Home » Strike a Pose With Kevin Stea — Dancer and Choreographer

Strike a Pose With Kevin Stea — Dancer and Choreographer

by Our Editors

Watching Strike a Pose is quite a trip itself! What can audiences expect when they see the film?

by Stuart Haggas

Kevin Stea has worked as a dancer and choreographer with many iconic artists, including Michael Jackson, Rihanna, and Lady Gaga, and he released a dance album in 2012 under the moniker That Rogue Romeo.

He first gained attention back in 1990 as one of the dancers on Madonna’s Blonde Ambition World Tour. With a documentary film crew recording backstage footage for the 1991 film Madonna: Truth Or Dare, and with Madonna using both tour and film to highlight issues including gay rights and freedom of expression, her close-knit troupe of predominantly gay dancers were (sometimes unwittingly) thrust into the spotlight due to the film’s candid depiction of their sexuality and private lives.

Twenty-five years on, Kevin and co. have once again allowed documentary filmmakers into their lives. The result is Strike a Pose, reuniting six dancers (minus Gabriel Trupin, who we learn sadly died of AIDS in 1995) who share memories as well as confess their personal highs and lows from the past 25 years. Having screened at numerous international film festivals, this fascinating documentary is set for a January 2017 release. So what’s it like to tour the world with a superstar? And when you’re on the road with someone like Madonna, what on earth do you pack?

While working with Madonna on that massive global Blonde Ambition World Tour, did you pick up any tips on international travel?
Tips? Definitely! Thinner fabrics mean you can bring more options of clothes. Always get bags with wheels. Don’t stay too long in your hotel room or you will never leave. Drink tons of water and pack snacks, so as you eat the snacks you have space for souvenirs! Be selfentertaining and ready to meditate to keep your stress down. Those are all pretty obvious. In hindsight, my tip to myself back on tour would have been to not go out till dawn so much, so I could actually see those wonderful cities in the daylight! It’s hard to sleep after doing a two-hour non-stop adrenalinamped performance.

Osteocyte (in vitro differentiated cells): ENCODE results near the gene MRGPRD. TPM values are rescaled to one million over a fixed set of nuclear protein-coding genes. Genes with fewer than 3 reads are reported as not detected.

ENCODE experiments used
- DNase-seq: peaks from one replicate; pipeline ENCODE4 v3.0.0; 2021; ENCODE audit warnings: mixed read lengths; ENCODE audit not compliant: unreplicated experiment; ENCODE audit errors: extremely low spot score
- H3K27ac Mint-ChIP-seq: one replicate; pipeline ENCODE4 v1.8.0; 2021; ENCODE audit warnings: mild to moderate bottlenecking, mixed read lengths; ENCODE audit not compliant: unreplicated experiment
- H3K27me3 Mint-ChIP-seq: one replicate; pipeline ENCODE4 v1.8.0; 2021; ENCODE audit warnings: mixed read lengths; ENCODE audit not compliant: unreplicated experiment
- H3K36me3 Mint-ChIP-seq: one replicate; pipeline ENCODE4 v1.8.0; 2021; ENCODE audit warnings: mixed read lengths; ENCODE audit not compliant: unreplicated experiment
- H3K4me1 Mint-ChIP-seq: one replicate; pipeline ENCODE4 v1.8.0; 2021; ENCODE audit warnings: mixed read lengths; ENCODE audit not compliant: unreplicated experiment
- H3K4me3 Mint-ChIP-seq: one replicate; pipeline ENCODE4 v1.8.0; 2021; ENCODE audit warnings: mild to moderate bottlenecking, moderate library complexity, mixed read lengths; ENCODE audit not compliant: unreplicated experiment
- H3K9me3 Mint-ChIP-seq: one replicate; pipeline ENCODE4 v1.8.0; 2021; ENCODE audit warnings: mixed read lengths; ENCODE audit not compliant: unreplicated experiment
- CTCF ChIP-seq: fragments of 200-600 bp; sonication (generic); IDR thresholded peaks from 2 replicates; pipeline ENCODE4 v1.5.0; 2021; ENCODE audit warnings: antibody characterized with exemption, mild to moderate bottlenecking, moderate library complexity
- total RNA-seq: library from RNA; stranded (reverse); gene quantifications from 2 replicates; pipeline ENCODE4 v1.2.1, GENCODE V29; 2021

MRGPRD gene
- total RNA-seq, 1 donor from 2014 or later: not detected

French Designer Jean Paul Gaultier designed the tour costumes, including Madonna’s now-iconic conical bustier. Does that mean you always had fabulous things to wear on and off stage?
I always have fabulous things to wear, I make sure of it. I never care if I’m overdressed, but I hate to be underdressed. I’m a shopper, always have been. I trolled around vintage stores and ultra-high-fashion boutiques all the time. JPG didn’t give us clothing to wear off stage, but he surely inspired me to try new fabrics and shapes. I always look for clothes that scare me 3040%, almost as a challenge to myself to make it work. I also feel that clothing is a reflection of the inner person, so by pushing my style choices I find it pushes me to challenge my notions of myself as well. Personal growth through fashion!

You’ve continued to work with other iconic artists including Michael Jackson, Rihanna, and Lady Gaga. Do you enjoy traveling as part of a big A-list entourage, or do you prefer to be a solo independent traveler?
Nothing beats traveling on someone else’s dime where everything is taken care of! Traveling as an entertainer is more fun than traveling as a corporate employee, though. We are usually all great friends and enjoy working with each other and can even laugh about the crazy stressful situations we find ourselves in…more stories to tell! If we travel to a new city or country, I often ask to stay on a few days after a gig has ended (if it’s not an ongoing touring gig), so I can experience the area by myself on my free time. Taking time to be touristy or relax in a new city after working is wonderful, and sometimes several of us will stay on and it becomes a dance family outing!